If USA’s hit TV show, “Suits,” doesn’t make you want to pick up an LSAT study guide and take a shot at law school, it sure as hell makes you want to suit up.

Suiting Up for Success

“People respond to how we’re dressed, so like it or not this is what you have to do.” Harvey Specter

The show preaches and epitomizes the idea of “dressing for success” as all the male characters are never without an impeccably tailored suit on. Harvey Specter and Mike Ross shine the brightest – one a superstar partner and the other his freshly minted associate at fictitious law firm Pearson and Hardman. The idea of dressing for success is not a new one. It is built on the premise that what you wear contributes largely to your success in the professional world. As you probably guessed, we are huge advocates of this idea, as expressed in our “What to Wear to an Interview” post. Here we’ll revisit it anew in the context of the TV series, “Suits.”

When Mike Ross frustratingly asks “Why does it matter how much I spend on a suit,” Harvey quickly retorts with “People respond to how we’re dressed, so like it or not this is what you have to do.” His point being that people are making prejudiced assessments based on how we’re dressed, whether we’re cognizant or not, or whether we give a damn or not. Every moment a judgment is being made, sometimes even subconscious to the one making the judgment—is he sloppy like his suit? Why is he wearing that hideous tie? Looks like this is the first time he’s ever put on a suit…

A Sensitivity for the Details of Your Look 

Many men know that thick pinstripe suits often communicate that “boss” or “boardroom” look, but what about other aspects of the suits, such as peak lapels? What are you communicating when you opt for a peak lapel verses a slim notch? What do the differences mean to you, if anything?

To many, it may not mean a thing. But to those who are discerning of the details – an interviewer, a potential business partner or even that attractive blonde across the room –  it may mean a lot. Just like how you wouldn’t wear a floral print shirt to a funeral, you wouldn’t want to head into a boardroom looking like this.

You never get a second chance to make a first impression. – Will Rogers

Your Suit as the Language of Success

Dressing for success is a bit like writing, if you’re writing to communicate a message to your readers, you have to be mindful of the language, syntax, grammar and the choice of your words.  Think of every element of your outfit as a word in a sentence—from the fabric of your suit to the style of your pockets. Make sure you know the meaning of each word, and choose your words carefully.

Ask yourself this: What does your suit say about you? What do the details say?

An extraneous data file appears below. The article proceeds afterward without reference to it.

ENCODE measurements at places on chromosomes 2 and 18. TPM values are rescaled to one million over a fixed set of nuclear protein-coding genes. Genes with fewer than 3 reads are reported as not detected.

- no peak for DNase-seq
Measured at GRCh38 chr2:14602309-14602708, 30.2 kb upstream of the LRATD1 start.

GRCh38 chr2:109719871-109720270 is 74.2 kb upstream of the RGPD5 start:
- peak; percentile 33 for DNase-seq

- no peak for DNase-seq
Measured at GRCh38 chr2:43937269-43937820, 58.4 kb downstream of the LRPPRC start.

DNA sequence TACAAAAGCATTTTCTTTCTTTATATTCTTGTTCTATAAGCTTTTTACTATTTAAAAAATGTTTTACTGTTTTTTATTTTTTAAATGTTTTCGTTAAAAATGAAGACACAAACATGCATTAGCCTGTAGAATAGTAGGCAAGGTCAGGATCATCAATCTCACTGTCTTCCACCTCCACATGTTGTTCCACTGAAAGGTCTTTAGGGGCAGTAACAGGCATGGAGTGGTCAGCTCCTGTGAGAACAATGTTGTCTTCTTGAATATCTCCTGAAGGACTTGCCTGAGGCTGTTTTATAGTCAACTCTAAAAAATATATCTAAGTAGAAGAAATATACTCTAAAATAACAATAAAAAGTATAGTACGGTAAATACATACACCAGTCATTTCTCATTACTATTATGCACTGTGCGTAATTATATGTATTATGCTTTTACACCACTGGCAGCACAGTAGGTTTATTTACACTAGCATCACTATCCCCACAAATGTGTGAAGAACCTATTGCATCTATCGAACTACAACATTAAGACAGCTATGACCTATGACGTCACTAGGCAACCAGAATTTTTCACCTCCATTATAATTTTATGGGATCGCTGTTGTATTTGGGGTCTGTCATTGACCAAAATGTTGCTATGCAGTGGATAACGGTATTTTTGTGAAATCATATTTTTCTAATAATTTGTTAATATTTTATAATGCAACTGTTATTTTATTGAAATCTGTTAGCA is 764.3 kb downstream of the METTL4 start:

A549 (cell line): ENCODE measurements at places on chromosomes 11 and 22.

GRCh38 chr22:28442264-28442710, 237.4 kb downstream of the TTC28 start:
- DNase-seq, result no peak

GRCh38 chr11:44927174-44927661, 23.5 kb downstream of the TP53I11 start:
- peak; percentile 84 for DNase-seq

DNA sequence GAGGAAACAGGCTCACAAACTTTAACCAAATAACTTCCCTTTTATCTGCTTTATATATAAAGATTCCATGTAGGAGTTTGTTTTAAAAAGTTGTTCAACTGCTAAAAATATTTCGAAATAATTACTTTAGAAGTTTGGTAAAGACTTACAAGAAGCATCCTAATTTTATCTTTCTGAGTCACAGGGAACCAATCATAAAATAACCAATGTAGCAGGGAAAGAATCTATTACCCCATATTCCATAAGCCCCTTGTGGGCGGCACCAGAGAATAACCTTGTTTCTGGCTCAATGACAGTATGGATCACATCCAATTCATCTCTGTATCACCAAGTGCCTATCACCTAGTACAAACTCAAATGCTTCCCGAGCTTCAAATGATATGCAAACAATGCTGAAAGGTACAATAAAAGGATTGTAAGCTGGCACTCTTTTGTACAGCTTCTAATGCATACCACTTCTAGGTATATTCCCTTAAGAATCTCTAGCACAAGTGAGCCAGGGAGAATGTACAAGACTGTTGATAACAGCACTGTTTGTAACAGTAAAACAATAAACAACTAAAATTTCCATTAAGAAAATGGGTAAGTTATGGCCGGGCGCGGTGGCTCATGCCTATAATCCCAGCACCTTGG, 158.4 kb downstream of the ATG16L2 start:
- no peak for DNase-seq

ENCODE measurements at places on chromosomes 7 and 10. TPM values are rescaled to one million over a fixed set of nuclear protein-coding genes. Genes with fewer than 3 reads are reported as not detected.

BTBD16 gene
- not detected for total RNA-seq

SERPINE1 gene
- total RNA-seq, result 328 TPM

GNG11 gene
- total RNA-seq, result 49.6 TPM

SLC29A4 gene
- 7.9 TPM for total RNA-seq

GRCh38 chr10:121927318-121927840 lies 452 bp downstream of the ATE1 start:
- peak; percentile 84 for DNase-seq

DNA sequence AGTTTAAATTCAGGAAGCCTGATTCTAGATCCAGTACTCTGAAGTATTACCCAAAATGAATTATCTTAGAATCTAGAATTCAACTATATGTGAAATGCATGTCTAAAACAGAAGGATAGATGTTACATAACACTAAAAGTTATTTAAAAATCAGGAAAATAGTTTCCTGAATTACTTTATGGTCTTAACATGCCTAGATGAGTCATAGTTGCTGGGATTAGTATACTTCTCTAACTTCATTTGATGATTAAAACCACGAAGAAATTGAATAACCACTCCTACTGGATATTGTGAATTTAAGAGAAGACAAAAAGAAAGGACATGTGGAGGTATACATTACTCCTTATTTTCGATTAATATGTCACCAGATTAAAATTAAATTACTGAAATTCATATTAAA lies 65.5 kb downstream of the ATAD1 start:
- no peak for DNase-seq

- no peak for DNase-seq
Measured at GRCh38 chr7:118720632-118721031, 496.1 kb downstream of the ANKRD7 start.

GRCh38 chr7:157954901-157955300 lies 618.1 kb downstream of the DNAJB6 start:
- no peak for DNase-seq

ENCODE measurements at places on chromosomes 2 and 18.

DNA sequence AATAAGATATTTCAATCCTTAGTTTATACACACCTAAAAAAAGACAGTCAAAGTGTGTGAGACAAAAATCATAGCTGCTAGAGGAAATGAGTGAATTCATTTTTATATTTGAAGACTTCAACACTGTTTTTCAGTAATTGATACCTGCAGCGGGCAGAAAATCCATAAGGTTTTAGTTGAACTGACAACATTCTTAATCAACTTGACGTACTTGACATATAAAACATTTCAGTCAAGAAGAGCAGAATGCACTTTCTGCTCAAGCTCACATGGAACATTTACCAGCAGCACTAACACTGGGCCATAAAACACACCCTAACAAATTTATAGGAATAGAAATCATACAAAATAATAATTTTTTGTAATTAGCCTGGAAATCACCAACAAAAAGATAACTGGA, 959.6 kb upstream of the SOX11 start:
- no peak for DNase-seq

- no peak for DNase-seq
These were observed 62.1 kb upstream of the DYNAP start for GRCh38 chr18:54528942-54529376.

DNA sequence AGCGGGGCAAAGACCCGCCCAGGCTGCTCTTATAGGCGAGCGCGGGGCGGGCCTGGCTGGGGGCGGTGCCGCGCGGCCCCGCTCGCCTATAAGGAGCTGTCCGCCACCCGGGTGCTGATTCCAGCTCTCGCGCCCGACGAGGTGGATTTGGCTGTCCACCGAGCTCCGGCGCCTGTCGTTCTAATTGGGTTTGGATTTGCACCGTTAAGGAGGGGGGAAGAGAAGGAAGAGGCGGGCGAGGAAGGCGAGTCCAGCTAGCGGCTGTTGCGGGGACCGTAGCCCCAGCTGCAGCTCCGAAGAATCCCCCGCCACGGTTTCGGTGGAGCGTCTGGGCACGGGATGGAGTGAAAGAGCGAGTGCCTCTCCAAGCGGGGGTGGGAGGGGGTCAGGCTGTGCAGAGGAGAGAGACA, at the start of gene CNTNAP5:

The wardrobe stylists behind the characters Harvey Specter and Mike Ross in the show “Suits” obviously understand this “language.” While both characters look incredible in their well-fitting suits, the details of their looks conveys two very different messages.

In the show, Mike Ross frequently wears a slimmer, more understated and conservatively (but still smartly) tailored suit (slim notch lapel, no vest, slim tie with a small four-in-hand knot), representing the young associate, a bit wet behind the ears, but quickly rising under the promising tutelage of the firm’s top star, Harvey Specter. Harvey, on the other hand, truly dresses like a boss. He’s the top closer of his firm, and his power suits convey his status at his firm perfectly. Everything in Harvey’s look evokes strength from the 3-piece suit to the spread collar and windsor knot. This stark contrast shows how effectively an outfit can communicate a message of power.

Now we don’t blame you if you want to look like Harvey Specter. Like we said, the guy straight up looks boss. He’s there to make moves and it’s evident by his clothes alone that things have been working out rather nicely for him. Replicating a look like this requires a sensitivity to your context and the message you’re trying to get across.

Here’s the break-down of the Harvey Specter power suit look: 

- a custom tailored 3-piece pinstripe suit (with vest) such as this one or this one with the following features:
- flapped pockets with a ticket pocket
- double-vents
- boutonniere
- wider peak lapels

Then add these power accessories:

- pocket square
- cufflinks
- pick up a custom tailored shirt and opt for spread collars and french cuffs
- pick up a 3-3.5 inch width bold tie with a larger knot such as a windsor knot

Want to go for Mike’s younger rising star look? Check out our post on interview suits and wardrobe essentials.

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